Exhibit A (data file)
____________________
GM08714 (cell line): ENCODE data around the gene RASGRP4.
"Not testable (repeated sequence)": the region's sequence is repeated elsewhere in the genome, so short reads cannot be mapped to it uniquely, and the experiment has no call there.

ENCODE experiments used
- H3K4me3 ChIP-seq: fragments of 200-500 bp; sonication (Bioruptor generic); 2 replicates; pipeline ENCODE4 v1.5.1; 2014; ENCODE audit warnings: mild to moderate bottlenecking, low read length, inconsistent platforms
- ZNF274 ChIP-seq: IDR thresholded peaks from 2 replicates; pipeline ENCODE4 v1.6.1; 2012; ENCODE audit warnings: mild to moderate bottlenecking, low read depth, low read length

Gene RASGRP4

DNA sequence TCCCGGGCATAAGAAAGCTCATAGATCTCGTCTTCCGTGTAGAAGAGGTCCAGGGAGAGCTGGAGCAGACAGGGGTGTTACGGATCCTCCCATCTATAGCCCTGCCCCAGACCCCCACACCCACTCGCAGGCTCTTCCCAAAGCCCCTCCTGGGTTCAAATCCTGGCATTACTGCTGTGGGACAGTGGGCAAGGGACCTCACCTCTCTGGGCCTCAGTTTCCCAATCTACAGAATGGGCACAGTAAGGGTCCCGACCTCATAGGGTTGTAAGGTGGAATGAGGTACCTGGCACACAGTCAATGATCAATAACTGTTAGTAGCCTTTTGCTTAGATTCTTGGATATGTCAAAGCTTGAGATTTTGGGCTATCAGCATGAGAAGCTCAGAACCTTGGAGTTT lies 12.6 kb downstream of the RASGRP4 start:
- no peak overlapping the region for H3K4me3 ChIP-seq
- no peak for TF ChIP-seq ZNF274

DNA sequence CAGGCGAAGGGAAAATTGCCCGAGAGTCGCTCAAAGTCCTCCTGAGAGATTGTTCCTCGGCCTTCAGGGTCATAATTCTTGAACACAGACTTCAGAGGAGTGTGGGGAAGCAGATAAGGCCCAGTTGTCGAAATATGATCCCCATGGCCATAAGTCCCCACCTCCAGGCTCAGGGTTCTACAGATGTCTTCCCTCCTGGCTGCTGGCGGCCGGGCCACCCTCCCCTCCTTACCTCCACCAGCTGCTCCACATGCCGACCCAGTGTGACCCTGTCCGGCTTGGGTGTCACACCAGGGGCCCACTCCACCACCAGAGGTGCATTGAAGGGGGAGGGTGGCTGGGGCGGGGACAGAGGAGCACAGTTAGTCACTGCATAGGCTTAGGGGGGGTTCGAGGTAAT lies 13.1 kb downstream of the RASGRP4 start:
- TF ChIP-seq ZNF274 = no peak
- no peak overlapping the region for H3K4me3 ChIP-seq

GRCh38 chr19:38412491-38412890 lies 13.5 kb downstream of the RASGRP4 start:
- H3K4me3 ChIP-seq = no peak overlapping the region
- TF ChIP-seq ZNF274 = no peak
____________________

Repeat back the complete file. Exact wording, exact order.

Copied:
GM08714 (cell line): ENCODE data around the gene RASGRP4.
"Not testable (repeated sequence)": the region's sequence is repeated elsewhere in the genome, so short reads cannot be mapped to it uniquely, and the experiment has no call there.

ENCODE experiments used
- H3K4me3 ChIP-seq: fragments of 200-500 bp; sonication (Bioruptor generic); 2 replicates; pipeline ENCODE4 v1.5.1; 2014; ENCODE audit warnings: mild to moderate bottlenecking, low read length, inconsistent platforms
- ZNF274 ChIP-seq: IDR thresholded peaks from 2 replicates; pipeline ENCODE4 v1.6.1; 2012; ENCODE audit warnings: mild to moderate bottlenecking, low read depth, low read length

Gene RASGRP4

DNA sequence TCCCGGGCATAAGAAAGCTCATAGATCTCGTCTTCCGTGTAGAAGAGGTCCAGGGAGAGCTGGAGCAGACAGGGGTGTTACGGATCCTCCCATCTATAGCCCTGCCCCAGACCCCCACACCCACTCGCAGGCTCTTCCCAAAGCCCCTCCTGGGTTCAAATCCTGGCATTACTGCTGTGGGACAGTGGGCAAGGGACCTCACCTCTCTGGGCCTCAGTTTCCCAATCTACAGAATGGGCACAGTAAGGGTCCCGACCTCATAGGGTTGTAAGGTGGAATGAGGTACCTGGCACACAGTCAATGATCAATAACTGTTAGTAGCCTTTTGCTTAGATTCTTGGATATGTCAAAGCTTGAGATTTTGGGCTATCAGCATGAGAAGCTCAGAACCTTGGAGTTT lies 12.6 kb downstream of the RASGRP4 start:
- no peak overlapping the region for H3K4me3 ChIP-seq
- no peak for TF ChIP-seq ZNF274

DNA sequence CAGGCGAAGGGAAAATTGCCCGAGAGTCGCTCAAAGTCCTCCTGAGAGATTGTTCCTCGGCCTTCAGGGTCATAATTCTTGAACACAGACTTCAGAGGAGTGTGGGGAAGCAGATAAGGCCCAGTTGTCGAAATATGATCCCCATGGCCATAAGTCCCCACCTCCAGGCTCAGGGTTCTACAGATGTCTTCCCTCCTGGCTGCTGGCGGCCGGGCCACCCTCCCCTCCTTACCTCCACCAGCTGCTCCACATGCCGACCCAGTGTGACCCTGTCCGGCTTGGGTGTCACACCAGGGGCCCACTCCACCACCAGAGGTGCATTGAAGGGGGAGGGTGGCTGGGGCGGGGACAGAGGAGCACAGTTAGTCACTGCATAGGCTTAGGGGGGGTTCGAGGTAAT lies 13.1 kb downstream of the RASGRP4 start:
- TF ChIP-seq ZNF274 = no peak
- no peak overlapping the region for H3K4me3 ChIP-seq

GRCh38 chr19:38412491-38412890 lies 13.5 kb downstream of the RASGRP4 start:
- H3K4me3 ChIP-seq = no peak overlapping the region
- TF ChIP-seq ZNF274 = no peak